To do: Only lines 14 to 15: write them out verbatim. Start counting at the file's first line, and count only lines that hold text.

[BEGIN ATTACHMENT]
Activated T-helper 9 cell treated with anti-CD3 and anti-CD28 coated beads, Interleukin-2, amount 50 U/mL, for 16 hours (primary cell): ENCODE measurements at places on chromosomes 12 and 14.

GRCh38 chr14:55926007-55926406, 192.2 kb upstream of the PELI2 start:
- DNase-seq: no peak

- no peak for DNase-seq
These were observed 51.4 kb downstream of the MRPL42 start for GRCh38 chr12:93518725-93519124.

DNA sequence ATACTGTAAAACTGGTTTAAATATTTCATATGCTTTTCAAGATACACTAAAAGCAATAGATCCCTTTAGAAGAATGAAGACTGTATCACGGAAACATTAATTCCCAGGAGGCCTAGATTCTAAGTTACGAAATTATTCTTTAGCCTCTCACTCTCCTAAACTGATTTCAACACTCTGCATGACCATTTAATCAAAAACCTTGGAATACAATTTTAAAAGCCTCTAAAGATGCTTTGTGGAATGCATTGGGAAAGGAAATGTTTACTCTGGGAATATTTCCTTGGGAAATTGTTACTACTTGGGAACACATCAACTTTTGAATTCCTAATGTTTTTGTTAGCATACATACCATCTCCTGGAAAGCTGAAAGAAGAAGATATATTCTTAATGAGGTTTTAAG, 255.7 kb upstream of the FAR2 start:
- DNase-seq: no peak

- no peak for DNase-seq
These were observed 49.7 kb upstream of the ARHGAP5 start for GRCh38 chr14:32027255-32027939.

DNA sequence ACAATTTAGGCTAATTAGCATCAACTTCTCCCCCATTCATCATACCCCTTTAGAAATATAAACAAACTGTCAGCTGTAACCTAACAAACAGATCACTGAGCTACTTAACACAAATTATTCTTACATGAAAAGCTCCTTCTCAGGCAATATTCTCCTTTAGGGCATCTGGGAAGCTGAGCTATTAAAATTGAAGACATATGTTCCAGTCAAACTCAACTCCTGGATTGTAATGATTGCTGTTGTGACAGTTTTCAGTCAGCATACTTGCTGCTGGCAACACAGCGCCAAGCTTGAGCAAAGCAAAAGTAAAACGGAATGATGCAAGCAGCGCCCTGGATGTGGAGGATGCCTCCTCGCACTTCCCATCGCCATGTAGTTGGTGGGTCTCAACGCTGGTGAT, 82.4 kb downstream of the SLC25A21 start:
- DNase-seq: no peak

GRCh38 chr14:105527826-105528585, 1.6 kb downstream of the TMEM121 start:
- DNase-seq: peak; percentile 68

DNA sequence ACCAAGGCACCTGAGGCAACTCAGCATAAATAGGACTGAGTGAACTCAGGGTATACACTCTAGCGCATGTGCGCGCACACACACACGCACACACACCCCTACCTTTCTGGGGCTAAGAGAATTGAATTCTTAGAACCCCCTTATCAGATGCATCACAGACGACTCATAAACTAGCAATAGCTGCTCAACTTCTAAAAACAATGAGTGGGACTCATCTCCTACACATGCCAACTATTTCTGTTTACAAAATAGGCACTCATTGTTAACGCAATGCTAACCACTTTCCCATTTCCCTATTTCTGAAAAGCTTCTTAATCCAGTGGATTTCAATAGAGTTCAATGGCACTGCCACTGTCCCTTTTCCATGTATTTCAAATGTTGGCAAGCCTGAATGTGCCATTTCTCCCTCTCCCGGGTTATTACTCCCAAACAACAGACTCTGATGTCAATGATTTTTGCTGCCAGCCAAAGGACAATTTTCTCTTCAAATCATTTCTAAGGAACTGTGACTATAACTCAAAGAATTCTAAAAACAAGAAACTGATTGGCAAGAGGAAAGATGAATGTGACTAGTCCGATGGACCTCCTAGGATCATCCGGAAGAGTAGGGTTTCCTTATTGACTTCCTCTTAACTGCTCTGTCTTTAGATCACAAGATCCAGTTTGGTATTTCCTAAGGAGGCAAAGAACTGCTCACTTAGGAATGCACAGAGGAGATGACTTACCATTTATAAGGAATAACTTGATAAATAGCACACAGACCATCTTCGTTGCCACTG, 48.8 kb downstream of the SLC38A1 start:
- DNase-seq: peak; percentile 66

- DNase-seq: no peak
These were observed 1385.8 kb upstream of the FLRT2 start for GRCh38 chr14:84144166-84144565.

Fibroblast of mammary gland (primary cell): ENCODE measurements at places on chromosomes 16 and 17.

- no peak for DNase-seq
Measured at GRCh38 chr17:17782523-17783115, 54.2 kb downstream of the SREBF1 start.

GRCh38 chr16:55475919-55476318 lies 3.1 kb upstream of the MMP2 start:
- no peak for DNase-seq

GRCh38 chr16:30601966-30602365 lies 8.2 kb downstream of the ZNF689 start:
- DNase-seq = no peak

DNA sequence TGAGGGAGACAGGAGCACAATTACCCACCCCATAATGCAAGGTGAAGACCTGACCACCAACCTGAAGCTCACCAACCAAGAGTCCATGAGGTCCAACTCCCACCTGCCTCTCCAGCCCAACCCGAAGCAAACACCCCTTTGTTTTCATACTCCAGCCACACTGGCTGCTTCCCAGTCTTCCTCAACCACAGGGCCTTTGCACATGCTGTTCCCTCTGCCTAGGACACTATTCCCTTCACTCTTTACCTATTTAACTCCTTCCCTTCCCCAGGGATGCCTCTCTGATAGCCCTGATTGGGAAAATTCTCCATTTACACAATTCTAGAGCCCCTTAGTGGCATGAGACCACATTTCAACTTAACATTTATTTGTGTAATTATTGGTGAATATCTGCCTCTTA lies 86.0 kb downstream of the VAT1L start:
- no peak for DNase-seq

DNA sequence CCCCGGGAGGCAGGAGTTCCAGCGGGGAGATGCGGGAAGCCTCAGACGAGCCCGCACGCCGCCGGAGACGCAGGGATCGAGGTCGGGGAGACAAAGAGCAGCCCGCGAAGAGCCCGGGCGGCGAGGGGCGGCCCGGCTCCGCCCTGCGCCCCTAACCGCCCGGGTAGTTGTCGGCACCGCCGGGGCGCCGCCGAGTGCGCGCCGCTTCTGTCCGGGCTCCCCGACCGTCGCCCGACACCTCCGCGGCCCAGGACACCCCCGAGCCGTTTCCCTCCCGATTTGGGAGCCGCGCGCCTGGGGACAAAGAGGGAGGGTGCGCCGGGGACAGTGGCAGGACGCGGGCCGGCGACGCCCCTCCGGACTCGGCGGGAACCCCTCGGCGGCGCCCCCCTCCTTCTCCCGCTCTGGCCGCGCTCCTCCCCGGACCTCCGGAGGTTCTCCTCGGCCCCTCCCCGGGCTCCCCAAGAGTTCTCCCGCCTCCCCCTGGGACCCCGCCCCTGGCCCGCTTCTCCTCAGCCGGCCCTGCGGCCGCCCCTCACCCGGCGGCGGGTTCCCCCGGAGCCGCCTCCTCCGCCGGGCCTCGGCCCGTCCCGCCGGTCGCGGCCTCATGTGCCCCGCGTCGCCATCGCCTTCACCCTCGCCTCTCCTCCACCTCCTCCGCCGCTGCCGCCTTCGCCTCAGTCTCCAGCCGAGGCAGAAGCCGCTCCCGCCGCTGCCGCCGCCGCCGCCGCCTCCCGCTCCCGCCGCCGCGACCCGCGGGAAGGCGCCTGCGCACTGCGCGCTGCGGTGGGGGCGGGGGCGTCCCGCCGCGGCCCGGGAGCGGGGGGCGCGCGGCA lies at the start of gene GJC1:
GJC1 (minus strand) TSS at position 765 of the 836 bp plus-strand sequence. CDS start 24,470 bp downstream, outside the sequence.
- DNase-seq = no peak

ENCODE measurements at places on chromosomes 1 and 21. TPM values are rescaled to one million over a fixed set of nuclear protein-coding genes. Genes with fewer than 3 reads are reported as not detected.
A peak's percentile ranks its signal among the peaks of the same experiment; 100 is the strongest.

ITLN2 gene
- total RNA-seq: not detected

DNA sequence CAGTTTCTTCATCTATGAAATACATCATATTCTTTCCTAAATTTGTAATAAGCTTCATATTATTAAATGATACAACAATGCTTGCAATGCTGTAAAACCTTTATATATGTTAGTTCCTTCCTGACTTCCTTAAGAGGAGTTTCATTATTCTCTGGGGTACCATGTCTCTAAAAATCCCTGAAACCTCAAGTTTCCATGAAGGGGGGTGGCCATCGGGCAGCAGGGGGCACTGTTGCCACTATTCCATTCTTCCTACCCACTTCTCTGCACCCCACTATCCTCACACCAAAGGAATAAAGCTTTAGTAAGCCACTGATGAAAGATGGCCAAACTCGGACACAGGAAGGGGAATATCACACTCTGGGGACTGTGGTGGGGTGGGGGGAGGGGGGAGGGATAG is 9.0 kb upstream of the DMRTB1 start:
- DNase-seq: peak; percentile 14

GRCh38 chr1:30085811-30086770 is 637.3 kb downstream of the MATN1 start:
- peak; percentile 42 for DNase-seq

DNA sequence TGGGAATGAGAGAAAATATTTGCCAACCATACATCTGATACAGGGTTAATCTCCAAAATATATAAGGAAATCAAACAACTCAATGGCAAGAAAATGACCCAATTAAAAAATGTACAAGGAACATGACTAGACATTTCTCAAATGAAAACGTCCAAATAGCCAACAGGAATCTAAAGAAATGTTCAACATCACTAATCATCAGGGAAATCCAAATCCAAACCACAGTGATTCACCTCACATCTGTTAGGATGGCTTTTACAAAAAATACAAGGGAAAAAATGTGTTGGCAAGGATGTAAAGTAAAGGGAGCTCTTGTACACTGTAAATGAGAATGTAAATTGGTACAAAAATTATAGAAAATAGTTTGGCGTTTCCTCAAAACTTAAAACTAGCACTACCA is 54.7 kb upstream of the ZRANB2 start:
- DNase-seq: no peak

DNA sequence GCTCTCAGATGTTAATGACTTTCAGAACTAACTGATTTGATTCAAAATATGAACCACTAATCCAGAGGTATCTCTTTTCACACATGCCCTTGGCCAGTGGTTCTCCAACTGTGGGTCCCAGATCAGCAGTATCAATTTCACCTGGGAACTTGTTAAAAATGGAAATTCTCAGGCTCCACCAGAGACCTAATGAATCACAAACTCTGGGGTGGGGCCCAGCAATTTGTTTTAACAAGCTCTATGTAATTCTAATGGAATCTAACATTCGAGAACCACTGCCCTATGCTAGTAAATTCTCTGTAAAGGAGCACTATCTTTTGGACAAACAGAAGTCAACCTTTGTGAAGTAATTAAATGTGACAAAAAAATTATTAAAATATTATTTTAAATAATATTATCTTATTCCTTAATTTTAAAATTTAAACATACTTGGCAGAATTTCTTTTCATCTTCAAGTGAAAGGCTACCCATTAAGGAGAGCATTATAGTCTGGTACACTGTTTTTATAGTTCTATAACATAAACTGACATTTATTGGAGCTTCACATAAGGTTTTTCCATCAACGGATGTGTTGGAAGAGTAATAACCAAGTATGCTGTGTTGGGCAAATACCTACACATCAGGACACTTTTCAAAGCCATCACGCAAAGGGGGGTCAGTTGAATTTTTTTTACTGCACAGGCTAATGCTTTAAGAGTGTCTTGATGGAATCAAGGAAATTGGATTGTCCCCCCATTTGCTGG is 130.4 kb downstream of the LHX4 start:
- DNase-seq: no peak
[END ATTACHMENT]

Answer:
DNA sequence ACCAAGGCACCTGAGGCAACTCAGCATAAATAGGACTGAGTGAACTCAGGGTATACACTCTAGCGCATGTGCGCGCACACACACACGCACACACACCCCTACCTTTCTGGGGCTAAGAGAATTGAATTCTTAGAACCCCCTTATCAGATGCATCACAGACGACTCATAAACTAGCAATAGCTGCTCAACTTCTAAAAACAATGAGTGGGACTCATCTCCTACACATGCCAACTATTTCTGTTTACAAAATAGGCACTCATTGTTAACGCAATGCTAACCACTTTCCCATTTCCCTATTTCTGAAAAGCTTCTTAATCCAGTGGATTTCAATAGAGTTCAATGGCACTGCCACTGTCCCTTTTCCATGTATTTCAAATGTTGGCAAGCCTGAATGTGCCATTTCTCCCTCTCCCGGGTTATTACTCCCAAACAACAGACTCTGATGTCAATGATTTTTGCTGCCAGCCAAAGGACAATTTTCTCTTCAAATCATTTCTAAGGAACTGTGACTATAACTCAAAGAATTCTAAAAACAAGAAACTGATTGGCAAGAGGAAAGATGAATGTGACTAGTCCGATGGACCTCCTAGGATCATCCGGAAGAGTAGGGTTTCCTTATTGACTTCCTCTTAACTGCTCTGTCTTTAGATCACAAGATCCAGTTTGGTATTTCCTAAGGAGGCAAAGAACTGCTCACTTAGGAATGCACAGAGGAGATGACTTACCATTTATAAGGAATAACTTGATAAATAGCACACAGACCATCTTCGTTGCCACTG, 48.8 kb downstream of the SLC38A1 start:
- DNase-seq: peak; percentile 66